At its simplest, empathy is the intimate awareness of the feelings and emotions of other people. According to psychologist Daniel Goleman, it is a necessary component of emotional intelligence. It has been observed that empathy facilitates prosocial behavior that come from within rather than being forced upon so that we all behave in a more compassionate way.
Difference between empathy and sympathy
We have to keep in mind that empathy goes far beyond sympathy. Sympathy is ‘feeling for’ someone whereas empathy is ‘feeling with’ that person through the use of imagination. Psychologists have identified three types of empathy:
Cognitive empathy is understanding someone’s thoughts and emotions, in a very rational, rather than emotional sense. It is also sometimes called ‘perspective-taking’. It helps in better understanding where someone is coming from.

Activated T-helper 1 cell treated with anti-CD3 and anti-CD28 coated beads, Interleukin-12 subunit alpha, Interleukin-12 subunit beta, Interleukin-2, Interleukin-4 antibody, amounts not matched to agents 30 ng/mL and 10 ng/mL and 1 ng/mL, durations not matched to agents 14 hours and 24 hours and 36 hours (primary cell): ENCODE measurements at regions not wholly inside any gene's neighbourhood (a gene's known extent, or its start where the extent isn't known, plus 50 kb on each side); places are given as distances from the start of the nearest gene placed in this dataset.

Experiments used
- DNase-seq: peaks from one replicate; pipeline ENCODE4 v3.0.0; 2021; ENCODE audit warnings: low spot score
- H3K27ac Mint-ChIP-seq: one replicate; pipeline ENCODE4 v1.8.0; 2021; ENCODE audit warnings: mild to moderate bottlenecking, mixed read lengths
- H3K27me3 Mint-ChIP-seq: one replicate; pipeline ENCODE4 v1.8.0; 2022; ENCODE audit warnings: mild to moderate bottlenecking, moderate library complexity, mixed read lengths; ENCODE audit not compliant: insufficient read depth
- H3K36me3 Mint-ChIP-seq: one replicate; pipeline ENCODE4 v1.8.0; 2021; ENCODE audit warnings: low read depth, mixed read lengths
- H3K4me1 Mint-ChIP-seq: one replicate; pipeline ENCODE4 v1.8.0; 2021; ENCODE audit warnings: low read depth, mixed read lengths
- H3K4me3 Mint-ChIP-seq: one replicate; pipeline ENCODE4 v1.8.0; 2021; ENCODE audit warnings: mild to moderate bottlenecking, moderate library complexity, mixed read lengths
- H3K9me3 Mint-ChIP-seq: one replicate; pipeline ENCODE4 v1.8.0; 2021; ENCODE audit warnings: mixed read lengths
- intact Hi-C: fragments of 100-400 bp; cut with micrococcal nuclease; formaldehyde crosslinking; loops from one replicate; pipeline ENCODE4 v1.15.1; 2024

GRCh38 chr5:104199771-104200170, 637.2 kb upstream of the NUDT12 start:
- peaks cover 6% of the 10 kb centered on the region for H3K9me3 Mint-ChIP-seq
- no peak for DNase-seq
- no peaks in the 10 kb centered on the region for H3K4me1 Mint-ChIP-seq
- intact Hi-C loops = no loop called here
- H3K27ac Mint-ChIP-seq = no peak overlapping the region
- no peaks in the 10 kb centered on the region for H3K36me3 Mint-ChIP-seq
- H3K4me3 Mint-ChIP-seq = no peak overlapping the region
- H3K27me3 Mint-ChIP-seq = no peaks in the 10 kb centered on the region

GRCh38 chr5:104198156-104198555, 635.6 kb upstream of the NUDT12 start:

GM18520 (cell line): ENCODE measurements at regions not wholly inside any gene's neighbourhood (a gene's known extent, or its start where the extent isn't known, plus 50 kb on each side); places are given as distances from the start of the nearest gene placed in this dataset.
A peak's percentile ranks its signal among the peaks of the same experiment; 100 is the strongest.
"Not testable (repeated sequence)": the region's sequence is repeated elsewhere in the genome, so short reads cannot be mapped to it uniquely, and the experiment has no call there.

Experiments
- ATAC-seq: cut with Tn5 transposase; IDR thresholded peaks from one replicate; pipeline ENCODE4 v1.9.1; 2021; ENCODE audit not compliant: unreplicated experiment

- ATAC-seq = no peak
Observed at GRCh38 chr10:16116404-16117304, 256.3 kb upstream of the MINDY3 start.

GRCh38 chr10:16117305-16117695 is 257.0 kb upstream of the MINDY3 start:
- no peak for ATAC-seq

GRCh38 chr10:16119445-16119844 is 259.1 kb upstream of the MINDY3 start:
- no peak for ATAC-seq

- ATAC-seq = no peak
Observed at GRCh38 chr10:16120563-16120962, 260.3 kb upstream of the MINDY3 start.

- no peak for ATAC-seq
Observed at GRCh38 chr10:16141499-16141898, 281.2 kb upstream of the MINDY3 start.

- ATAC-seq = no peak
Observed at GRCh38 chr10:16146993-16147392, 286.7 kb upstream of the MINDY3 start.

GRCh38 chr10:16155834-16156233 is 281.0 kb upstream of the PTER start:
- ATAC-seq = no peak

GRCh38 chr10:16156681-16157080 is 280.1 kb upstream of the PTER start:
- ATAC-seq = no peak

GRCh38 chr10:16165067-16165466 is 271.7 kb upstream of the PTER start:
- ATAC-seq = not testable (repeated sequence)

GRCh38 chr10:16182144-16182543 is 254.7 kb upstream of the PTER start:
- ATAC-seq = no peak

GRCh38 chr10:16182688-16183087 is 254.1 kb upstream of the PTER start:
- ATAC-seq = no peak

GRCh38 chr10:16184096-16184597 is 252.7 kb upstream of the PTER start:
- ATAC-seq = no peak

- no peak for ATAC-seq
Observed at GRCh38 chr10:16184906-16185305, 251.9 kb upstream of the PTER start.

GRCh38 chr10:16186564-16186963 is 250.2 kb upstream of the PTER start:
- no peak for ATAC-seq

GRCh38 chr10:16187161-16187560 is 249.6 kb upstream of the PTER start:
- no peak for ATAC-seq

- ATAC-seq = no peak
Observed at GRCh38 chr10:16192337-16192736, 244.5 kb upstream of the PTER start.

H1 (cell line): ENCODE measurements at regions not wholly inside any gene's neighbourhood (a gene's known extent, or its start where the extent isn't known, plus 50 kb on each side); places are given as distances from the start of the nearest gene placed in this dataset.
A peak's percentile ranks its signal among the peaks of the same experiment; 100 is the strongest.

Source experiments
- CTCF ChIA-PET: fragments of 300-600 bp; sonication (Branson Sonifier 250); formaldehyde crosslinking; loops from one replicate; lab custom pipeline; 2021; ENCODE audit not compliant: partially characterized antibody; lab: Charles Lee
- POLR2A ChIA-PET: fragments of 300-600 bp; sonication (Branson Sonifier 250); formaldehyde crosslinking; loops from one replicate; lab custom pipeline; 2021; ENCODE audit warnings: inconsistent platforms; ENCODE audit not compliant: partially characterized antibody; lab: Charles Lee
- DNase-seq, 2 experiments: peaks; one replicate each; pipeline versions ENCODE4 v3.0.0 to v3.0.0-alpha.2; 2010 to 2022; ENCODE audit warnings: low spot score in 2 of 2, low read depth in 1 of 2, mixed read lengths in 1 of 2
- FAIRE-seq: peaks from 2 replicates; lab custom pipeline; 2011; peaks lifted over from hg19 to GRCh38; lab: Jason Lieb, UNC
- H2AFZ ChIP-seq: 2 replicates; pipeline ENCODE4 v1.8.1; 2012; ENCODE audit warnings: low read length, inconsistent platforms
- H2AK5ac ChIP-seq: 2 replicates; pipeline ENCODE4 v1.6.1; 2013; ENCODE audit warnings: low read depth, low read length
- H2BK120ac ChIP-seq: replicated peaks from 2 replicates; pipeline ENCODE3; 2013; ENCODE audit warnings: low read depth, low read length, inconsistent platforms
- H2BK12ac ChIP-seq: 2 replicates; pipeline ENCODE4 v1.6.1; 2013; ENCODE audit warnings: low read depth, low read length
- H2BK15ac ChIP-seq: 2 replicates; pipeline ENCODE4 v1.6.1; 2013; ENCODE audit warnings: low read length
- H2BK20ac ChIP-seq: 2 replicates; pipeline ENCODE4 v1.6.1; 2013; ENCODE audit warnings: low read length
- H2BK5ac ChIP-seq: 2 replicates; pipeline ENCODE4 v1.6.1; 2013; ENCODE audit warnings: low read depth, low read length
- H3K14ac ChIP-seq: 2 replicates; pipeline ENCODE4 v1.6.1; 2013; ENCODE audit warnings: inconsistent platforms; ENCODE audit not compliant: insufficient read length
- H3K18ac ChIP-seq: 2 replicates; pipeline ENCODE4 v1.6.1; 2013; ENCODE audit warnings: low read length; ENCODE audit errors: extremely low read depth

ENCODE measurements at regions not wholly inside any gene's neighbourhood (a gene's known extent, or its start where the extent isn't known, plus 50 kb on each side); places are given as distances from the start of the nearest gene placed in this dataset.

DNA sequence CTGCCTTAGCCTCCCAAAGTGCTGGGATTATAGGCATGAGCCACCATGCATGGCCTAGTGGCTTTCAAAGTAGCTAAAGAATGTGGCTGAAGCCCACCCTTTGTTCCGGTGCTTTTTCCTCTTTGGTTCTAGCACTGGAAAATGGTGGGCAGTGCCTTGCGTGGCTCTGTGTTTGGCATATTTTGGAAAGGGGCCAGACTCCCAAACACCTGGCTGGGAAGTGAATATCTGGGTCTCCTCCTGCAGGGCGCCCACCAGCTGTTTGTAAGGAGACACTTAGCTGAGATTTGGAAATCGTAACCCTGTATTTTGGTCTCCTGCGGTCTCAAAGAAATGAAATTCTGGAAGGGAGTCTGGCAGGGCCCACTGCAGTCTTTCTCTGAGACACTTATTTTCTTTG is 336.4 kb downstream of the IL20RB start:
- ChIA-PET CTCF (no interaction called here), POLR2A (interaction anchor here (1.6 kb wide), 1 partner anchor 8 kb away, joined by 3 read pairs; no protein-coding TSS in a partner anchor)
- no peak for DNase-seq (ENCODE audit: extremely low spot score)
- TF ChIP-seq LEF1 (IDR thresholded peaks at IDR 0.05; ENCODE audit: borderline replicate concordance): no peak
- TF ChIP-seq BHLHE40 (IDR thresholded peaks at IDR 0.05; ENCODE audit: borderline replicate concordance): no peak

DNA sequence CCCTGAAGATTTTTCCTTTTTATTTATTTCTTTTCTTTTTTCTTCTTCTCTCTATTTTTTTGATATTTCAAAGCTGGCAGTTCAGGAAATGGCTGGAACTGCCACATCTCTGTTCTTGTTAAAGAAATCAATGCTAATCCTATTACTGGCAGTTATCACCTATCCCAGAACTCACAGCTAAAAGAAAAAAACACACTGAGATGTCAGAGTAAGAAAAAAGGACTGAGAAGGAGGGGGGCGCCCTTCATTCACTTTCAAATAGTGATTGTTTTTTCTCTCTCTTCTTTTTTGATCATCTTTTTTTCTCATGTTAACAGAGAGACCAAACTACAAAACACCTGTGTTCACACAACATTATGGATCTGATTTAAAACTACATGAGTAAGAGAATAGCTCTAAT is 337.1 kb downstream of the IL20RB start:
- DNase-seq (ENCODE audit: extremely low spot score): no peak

Emotional empathy is also known as emotional contagion, and is ‘catching’ someone else’s feelings, so that you literally feel them too.
Compassionate empathy is understanding someone’s feelings, and taking appropriate action to help. Being empathic allows us to build social connections with others. It also helps us to regulate our emotions. Most importantly, empathy promotes helping right behaviours.